foundation for building up a respectable science• e.g intoxicants are regarded as wealth but cannot be regarded as

good for human welfare• Idea of welfare vary from age to age, country to country and from

individual to individual

– In assessing welfare, a verdict is needed that what is conductive to human welfare and what is not• This would led us to world of ethics where as Economics is neutral

– According to Marshall, Economics deals with persons living in society. It ignores all others who also may have an economic problem • i.e. of using scarce means for the satisfaction of unlimited ends

Page 10: Lecture 1 definitions and scope

Robbins, Definition

• Robbins defined Economics as

– Economics is the science which studies human

behaviour as a relationship between ends and

scarce means which have alternative uses

Page 11: Lecture 1 definitions and scope

Study of Robbins’ Definition• Robbins’ definition lays down the following three

fundamental propositions which constitute basis of the structure of economic science– “Ends” refer to wants. Human beings have wants which

are unlimited in number– Wants are unlimited but the means to satisfy them are

strictly limited– Scarce means are capable of alternative uses

• Thus, in Robbins’ sense, economic activity lies in man’s utilization of scarce means having alternative uses, for the satisfaction of multiple ends

Page 12: Lecture 1 definitions and scope

Superiority of Robbins’ Definition• Robbins claimed that his definition is superior to earlier

definition because– Independent of classification of material and non-material wants– Takes into account all kinds of wants– Elevation of economics to a science – No longer function of economics to judge right or wrong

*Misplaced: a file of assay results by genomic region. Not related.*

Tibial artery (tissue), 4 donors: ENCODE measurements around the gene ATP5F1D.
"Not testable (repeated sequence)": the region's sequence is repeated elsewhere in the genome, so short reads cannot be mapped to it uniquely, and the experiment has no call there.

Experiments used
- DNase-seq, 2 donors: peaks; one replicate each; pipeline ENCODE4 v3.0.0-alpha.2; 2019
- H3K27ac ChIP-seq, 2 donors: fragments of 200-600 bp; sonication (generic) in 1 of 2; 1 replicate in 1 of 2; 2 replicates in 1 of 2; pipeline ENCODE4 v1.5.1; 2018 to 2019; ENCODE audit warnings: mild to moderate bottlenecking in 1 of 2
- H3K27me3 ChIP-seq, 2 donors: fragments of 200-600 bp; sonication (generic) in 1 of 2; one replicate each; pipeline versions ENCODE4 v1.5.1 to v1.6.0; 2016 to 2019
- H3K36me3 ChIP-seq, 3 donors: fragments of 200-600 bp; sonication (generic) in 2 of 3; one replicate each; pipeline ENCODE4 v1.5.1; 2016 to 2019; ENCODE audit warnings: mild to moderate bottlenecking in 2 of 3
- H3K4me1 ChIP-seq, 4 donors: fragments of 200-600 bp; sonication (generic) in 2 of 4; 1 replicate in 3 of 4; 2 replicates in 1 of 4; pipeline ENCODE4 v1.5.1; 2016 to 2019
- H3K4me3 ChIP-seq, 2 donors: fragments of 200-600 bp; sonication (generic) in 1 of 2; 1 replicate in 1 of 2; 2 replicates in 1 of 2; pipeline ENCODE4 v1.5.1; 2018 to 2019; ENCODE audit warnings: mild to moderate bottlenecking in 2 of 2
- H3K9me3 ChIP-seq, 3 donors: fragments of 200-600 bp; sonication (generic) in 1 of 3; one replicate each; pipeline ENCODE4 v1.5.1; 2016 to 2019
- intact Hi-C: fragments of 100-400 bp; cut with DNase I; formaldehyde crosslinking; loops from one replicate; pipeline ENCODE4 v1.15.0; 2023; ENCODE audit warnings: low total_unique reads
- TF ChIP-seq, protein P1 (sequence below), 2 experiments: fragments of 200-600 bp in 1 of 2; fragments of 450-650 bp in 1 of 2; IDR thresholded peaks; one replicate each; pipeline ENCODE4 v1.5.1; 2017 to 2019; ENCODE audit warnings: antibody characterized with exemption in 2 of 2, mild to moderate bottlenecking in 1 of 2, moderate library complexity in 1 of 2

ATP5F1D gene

economic activity– It transcends the narrow boundaries within which the materialist

definition confined Economics– Economics to be no longer called “dismal science”

• Thus, the Robbins’ definition is superior both to the early definition (science of wealth) and Marshall’s definition (science of material welfare)

Page 13: Lecture 1 definitions and scope

Criticism on Robbins’ Definition • Robbins’ definition attracted following criticism– Robbins reduced economics to only valuation theory. • Other aspects of the study of economics have been relegated to

the background e.g aggregates– Individual choices having no social implications cannot

form the basis of subject-matter of Economics– Economic growth and economic development has not

been covered by Robbins’ definition– This definition does not explain problem of unemployment– Human touch is entirely missing– Robbins has made Economics more abstract and complex

and hence difficult and fruitful

Page 14: Lecture 1 definitions and scope

Modern Definitions• The credit of bringing about a revolution in

economic thinking goes to Lord J.M. Keynes. According to him– Economics studies how the levels of income and

employment in a community are determined • Thus, in Keynesian terms, Economics is defined as– The study of the administration of scarce resources and

of the determinants of income and employment• In Benham’s words– Economics is a study of factors affecting the size,

distribution and stability of a country’s national income

Page 15: Lecture 1 definitions and scope

Conclusion Regarding Definition• There is no short definition of growing science like Economics

would serve the purpose

• One may agree with Prof. Viner that– Economics is what economists do– Economists do resource allocation or resource utilisation. They study

size, distribution and stability of national income and economic growth